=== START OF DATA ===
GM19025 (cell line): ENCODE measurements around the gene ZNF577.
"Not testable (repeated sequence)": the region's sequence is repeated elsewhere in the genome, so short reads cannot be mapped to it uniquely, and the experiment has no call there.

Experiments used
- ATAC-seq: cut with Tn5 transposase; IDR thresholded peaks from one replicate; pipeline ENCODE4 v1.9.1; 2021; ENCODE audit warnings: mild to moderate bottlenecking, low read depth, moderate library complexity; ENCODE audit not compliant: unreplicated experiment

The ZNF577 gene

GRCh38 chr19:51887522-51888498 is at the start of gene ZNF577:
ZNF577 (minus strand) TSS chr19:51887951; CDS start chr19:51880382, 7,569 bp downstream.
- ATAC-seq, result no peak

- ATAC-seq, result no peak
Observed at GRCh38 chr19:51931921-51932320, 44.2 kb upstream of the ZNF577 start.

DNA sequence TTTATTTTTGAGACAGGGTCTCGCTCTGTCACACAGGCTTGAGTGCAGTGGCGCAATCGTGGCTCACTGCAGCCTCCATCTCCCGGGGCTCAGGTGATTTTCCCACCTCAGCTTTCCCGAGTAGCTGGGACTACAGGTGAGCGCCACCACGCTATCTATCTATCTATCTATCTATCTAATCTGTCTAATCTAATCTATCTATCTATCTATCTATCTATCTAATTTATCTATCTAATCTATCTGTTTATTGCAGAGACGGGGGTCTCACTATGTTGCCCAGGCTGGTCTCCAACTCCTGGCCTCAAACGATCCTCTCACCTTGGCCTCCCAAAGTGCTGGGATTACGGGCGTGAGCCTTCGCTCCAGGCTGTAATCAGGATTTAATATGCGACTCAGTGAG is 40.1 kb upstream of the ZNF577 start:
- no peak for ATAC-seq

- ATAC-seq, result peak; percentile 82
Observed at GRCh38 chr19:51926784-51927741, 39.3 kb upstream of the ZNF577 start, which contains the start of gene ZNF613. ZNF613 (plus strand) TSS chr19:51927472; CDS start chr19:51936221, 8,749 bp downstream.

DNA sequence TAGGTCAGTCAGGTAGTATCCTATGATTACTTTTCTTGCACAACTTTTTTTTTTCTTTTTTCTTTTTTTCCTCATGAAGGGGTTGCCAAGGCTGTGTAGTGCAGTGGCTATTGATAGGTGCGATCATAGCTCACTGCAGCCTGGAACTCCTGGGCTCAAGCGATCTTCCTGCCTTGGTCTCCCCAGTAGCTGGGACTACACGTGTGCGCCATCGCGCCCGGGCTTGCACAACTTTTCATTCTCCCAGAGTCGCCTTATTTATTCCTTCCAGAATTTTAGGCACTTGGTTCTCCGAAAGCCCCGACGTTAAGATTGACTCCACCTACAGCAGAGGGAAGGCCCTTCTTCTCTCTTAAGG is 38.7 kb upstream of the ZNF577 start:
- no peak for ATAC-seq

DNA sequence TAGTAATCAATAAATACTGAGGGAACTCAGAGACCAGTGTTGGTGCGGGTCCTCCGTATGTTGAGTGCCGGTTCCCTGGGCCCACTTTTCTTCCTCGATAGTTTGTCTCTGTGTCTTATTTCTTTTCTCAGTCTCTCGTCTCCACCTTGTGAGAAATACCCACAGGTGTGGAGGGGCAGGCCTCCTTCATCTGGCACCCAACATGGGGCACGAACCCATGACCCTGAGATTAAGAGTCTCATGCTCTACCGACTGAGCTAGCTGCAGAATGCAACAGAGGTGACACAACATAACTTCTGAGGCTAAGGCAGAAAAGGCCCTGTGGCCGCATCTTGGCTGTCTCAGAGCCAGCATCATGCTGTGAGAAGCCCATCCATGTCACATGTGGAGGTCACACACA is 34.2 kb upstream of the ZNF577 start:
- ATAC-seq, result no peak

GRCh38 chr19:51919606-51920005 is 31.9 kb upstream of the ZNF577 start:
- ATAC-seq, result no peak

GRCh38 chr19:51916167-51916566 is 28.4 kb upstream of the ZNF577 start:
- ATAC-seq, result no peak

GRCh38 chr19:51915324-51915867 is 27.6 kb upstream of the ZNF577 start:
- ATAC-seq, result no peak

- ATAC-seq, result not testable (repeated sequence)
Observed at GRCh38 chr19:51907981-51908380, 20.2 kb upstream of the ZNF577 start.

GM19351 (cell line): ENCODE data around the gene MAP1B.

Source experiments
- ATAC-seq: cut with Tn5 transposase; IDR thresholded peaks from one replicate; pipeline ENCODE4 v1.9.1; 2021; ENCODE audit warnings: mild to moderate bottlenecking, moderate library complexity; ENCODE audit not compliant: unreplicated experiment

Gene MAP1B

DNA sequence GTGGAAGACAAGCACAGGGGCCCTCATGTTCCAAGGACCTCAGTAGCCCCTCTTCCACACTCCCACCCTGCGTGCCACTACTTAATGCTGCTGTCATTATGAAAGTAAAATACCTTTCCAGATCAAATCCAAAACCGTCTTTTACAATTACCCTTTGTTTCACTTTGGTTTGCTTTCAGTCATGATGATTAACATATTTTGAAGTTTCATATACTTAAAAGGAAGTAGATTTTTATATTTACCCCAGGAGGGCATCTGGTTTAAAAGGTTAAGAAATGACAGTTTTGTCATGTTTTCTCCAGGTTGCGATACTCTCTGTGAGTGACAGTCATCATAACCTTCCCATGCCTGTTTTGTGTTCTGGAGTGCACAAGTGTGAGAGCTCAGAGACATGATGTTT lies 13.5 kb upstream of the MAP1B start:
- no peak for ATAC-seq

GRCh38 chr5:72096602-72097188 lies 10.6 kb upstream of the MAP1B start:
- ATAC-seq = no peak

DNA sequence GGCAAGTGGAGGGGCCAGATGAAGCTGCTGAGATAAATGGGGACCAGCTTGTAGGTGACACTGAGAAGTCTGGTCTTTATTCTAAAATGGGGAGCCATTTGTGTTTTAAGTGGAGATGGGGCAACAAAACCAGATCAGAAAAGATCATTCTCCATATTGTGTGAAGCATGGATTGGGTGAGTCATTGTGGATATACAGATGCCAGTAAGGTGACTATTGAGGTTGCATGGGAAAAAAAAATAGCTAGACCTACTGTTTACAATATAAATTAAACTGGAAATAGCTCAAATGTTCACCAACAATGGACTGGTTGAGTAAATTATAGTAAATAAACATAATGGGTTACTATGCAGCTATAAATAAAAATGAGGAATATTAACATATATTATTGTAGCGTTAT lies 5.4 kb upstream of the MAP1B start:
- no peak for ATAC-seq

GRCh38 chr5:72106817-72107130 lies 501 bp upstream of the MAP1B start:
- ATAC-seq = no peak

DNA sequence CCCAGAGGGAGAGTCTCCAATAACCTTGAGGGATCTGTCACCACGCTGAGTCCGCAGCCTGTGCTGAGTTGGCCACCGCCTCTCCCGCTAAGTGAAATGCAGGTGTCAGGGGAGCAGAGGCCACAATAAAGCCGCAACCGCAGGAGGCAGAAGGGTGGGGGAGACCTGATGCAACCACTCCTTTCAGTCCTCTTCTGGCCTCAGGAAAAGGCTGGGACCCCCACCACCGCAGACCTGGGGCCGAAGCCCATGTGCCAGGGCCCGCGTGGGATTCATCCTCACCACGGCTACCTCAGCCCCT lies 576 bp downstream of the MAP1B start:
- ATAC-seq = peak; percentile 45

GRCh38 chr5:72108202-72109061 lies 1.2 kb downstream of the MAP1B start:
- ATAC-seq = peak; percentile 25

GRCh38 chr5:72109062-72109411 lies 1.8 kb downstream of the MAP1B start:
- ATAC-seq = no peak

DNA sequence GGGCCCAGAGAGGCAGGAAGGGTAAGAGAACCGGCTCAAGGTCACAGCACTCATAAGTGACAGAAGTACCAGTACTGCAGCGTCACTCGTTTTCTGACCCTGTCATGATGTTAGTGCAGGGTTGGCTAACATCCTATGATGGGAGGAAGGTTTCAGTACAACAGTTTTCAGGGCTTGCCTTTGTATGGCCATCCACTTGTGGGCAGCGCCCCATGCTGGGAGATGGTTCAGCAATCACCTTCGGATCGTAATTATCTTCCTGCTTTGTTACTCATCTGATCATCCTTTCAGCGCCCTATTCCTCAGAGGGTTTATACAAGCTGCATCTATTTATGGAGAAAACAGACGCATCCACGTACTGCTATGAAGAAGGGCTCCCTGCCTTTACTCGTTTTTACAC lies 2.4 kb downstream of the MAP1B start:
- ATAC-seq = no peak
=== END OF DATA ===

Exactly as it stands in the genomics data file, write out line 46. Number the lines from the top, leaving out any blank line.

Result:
- ATAC-seq = no peak